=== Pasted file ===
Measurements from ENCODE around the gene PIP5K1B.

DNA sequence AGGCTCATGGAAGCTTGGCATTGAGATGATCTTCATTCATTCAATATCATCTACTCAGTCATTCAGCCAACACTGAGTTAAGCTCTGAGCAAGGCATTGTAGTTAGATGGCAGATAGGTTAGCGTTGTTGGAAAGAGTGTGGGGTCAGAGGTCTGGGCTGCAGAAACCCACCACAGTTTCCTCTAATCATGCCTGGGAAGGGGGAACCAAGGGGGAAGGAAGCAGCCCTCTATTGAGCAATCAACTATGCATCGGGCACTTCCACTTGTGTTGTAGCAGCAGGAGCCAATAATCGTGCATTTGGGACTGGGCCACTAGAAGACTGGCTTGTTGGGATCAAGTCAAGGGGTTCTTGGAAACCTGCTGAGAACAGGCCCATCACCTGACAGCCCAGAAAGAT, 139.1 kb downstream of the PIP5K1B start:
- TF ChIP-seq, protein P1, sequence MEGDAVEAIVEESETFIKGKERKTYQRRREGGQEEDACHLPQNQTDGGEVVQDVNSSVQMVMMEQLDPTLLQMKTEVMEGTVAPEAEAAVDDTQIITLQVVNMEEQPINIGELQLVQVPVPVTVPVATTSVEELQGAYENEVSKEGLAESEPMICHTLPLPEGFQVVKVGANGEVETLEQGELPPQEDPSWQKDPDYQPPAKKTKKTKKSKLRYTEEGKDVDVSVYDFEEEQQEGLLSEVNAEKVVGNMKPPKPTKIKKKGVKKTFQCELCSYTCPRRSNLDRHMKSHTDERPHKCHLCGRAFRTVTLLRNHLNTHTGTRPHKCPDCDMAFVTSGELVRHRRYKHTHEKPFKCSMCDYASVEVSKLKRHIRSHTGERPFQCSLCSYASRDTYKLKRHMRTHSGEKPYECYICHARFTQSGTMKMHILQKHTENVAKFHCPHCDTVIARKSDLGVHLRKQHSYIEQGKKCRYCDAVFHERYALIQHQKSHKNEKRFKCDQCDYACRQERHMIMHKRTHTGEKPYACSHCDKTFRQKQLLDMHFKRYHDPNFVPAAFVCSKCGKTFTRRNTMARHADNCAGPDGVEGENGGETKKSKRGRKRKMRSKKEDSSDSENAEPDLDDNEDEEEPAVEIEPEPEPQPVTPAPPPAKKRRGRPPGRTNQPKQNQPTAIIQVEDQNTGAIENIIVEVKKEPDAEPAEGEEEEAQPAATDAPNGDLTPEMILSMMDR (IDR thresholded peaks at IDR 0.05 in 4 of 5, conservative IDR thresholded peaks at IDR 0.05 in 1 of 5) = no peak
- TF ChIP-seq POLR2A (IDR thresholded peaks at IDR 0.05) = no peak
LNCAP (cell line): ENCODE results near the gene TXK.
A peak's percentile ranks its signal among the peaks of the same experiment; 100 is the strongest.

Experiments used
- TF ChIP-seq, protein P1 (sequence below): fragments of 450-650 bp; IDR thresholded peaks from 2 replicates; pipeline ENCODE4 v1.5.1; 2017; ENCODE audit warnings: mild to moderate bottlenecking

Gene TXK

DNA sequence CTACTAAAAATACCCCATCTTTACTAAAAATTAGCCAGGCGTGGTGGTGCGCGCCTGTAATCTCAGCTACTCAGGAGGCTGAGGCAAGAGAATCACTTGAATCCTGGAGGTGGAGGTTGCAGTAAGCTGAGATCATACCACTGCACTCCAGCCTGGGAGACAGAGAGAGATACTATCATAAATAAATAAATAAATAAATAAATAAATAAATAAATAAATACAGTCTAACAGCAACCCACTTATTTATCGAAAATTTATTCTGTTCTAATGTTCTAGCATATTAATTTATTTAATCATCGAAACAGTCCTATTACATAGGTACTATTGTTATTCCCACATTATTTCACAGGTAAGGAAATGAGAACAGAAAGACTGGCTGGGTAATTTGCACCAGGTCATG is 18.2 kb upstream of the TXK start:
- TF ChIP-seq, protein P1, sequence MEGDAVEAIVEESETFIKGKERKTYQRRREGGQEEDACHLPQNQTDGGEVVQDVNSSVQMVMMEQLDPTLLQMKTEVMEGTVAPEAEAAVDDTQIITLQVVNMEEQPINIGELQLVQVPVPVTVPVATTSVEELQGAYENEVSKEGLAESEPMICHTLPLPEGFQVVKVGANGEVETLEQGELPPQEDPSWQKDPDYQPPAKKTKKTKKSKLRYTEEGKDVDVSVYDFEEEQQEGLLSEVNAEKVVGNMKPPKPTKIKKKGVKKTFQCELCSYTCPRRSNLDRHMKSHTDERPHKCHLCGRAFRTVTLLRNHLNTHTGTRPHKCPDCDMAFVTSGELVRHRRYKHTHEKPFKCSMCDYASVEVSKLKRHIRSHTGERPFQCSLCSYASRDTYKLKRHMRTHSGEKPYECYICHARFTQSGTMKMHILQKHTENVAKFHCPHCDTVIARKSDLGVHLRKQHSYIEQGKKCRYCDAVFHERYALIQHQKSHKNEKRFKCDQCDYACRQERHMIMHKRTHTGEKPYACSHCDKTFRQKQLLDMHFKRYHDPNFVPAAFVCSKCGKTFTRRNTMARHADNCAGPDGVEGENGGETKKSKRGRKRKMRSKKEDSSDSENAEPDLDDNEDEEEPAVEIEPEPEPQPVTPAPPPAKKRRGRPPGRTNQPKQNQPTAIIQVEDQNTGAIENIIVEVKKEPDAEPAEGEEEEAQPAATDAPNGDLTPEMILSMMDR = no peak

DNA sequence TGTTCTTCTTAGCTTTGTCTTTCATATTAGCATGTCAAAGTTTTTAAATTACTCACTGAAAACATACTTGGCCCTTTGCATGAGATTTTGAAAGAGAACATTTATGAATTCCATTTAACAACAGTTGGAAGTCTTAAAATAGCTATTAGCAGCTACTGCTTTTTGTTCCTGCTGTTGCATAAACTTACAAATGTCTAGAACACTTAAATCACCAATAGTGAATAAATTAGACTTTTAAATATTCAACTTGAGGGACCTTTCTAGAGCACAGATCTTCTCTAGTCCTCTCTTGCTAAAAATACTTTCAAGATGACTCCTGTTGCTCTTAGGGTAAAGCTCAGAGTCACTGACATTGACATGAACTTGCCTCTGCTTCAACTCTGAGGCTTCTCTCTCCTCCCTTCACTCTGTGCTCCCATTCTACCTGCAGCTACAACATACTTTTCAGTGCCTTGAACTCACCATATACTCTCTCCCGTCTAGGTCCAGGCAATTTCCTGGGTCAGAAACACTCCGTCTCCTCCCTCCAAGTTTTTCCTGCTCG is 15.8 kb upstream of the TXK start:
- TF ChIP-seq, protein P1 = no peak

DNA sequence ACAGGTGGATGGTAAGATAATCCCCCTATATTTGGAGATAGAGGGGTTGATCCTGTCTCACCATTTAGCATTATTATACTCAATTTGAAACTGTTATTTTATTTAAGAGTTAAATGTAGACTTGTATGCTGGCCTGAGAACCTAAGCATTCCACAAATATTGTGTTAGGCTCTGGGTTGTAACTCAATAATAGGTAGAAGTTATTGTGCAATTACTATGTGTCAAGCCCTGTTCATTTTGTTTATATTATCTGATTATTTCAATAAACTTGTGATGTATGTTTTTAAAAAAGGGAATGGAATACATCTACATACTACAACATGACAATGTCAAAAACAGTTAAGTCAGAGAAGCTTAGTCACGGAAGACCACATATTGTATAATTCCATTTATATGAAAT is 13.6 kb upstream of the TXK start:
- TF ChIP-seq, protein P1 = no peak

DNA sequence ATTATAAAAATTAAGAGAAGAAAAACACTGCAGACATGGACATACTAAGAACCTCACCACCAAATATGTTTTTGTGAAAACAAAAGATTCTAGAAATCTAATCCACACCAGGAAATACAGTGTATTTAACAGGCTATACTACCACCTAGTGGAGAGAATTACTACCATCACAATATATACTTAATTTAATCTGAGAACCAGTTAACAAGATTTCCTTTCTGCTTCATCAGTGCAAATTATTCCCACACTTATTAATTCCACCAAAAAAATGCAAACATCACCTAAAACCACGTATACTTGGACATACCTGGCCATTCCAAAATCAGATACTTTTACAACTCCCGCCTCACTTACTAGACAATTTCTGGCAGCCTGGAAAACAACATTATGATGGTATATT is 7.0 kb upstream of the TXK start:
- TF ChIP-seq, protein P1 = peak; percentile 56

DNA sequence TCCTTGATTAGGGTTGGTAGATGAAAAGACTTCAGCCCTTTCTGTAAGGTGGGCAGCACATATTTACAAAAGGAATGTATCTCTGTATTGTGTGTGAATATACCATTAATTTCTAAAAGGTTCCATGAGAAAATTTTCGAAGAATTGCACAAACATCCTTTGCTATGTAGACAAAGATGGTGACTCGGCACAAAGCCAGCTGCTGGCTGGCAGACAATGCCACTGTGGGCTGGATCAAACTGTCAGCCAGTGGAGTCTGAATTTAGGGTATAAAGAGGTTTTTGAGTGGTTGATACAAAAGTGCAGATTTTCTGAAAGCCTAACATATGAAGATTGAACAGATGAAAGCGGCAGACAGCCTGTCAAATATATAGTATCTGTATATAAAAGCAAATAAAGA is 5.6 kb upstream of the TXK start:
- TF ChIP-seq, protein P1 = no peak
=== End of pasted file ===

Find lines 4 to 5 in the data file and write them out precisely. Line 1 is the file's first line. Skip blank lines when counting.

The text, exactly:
- TF ChIP-seq POLR2A (IDR thresholded peaks at IDR 0.05) = no peak
LNCAP (cell line): ENCODE results near the gene TXK.